Culture, Traditions & Pilgrimages in February

Never will you witnessed such a combination of colour, joy and costumes as you will see in February when the island gives itself over to Carnival.


Joy, colour, rhythm, and glitter flood the streets in this, the most emblematic Tenerife celebration. The capital’s carnival the second largest in the world, with only Rio de Janeiro Carnaval being bigger. In Santa Cruz 2017 the main parade will be on Tuesday, 28 February, and the burial of the sardine on Wednesday 1 March. This year’s theme will be The Caribbean.


Different groups made up of child and adult murgas, troupes, street musicians and musical groups compete each year to win the prize for the most spectacular choreography or the best musical arrangements. The goal is to fill the streets with rhythm, colour and a Brazilian party influence. They are phenomenally popular and there is television coverage of all the groups taking part.

The glittering sequined, feathered costumes are impressive but the huge float structures that surround the candidates who compete to be Carnival Queen are straight out of a fantasy story. Each year the gala grows bigger as the various events are broadcast on TV stations. The aim is to choose the best ambassadors to represent the island and party for the upcoming year.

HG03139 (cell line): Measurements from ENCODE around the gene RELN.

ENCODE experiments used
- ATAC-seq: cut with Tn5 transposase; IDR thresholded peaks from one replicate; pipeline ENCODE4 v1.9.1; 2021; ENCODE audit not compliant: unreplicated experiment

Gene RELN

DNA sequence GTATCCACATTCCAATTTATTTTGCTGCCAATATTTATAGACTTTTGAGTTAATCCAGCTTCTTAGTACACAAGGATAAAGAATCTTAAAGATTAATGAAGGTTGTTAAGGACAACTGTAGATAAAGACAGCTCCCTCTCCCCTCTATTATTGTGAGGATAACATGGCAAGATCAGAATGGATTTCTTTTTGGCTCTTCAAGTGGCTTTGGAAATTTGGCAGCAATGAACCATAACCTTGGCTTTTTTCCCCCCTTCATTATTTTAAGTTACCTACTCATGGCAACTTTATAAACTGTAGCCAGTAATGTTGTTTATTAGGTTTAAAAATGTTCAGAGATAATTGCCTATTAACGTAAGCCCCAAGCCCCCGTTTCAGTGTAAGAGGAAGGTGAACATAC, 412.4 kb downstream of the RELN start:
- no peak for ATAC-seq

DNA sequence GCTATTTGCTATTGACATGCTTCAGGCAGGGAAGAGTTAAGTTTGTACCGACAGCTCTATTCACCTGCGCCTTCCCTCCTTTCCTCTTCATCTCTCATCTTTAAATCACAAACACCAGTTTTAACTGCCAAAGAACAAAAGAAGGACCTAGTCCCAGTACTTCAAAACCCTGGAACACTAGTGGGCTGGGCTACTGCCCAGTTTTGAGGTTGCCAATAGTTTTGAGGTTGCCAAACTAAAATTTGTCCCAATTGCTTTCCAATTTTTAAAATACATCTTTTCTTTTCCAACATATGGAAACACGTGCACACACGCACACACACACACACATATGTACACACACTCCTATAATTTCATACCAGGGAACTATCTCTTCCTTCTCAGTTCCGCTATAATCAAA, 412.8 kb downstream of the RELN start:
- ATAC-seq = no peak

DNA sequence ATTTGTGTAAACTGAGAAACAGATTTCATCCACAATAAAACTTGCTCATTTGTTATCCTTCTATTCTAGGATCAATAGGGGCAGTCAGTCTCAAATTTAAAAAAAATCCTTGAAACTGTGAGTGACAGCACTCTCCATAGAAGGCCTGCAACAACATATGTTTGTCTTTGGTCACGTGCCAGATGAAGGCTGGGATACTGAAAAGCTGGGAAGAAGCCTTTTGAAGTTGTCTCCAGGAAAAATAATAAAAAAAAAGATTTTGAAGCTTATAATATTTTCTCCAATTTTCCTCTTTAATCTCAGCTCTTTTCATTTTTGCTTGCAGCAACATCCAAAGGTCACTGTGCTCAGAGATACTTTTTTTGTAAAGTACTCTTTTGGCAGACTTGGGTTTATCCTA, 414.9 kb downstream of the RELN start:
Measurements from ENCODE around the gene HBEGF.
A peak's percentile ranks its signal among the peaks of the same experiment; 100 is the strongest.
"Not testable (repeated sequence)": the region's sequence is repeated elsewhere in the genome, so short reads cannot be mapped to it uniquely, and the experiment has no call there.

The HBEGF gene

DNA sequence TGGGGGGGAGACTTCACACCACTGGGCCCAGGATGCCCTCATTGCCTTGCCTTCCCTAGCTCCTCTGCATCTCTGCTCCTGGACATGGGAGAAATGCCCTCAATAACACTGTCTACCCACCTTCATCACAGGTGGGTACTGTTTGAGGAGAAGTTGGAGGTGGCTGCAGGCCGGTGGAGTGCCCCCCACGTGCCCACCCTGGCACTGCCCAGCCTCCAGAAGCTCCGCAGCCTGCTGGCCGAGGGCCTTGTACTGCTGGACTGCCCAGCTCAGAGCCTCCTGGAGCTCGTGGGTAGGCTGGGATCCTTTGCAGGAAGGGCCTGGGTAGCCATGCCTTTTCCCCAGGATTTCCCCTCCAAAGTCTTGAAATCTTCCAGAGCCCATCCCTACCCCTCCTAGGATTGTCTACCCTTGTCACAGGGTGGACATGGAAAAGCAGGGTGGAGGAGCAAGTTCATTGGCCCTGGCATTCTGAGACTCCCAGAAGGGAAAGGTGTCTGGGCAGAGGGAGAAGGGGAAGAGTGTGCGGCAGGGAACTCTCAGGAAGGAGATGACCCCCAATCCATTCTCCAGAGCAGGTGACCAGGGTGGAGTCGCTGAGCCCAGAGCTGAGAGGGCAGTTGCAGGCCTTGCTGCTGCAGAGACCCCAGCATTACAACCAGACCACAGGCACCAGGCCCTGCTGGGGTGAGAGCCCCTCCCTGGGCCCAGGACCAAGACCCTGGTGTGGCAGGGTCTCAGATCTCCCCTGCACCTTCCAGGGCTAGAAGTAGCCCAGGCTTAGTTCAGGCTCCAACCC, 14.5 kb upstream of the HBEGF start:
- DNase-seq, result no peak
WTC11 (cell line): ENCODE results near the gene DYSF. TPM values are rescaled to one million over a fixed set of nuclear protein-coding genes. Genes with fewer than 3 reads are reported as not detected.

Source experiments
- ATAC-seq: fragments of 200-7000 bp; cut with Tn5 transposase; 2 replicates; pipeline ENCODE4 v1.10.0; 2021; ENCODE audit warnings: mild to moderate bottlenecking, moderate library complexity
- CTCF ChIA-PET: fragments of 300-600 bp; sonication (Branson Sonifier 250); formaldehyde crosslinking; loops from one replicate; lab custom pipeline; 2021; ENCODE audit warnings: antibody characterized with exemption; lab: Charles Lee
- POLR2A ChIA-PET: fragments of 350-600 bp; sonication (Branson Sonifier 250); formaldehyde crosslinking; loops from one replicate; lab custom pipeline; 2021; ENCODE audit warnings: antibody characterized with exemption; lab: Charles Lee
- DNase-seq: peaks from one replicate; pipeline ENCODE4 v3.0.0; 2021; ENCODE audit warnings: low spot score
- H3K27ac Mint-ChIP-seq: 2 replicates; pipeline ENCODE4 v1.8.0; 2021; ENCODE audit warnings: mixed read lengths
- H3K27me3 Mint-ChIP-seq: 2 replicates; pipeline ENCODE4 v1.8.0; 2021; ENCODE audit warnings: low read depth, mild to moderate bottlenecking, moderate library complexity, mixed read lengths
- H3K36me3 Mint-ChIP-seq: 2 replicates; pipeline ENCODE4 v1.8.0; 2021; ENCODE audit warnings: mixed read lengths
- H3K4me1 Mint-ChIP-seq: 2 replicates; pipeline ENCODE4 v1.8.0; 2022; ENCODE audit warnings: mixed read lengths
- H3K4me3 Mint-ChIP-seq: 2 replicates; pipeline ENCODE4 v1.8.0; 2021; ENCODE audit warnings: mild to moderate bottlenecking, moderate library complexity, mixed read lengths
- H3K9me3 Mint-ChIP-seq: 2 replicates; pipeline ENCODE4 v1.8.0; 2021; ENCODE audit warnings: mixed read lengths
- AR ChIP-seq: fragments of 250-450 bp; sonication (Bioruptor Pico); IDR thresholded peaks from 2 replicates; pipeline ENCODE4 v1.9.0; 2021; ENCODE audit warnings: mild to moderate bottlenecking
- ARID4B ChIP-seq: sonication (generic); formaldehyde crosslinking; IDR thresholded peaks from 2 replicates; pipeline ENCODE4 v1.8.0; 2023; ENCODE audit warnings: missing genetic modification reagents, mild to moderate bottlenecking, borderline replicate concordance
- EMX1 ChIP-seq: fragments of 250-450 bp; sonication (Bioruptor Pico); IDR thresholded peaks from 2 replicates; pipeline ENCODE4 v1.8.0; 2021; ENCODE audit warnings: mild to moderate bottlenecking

The Queen, her attending maids, and Carnival groups are even more impressive when parading the streets of Santa Cruz in the spectacular Grand Opening Parade. The main streets of the city are blocked to traffic for a several hours to host the elaborate parade of colour that brings together the whole family.

Shrove Tuesday is marked by dancing and glitter for the Coso Apotheosis walk through its streets. Like the opening parade, this is a family affair broadcast live on TV. The Coso represents the end of the celebration of Carnival, but the people of Santa Cruz actually know that the party will continue for a little longer.

A deep-rooted and one of the funniest Carnival celebration is the burial of the sardine, an emblematic fish for people of Santa Cruz, who call themselves chicharreros. The fish is accompanied by hundreds of widows and mourners, mostly men dressed as women who swoon and weep inconsolably as they say their last goodbye to the holidays.

Each year Carnival transforms the city and infects chicharreros, locals, and visitors alike from all over the world….. Until next year.


Source and Images courtesy of WebTenerife
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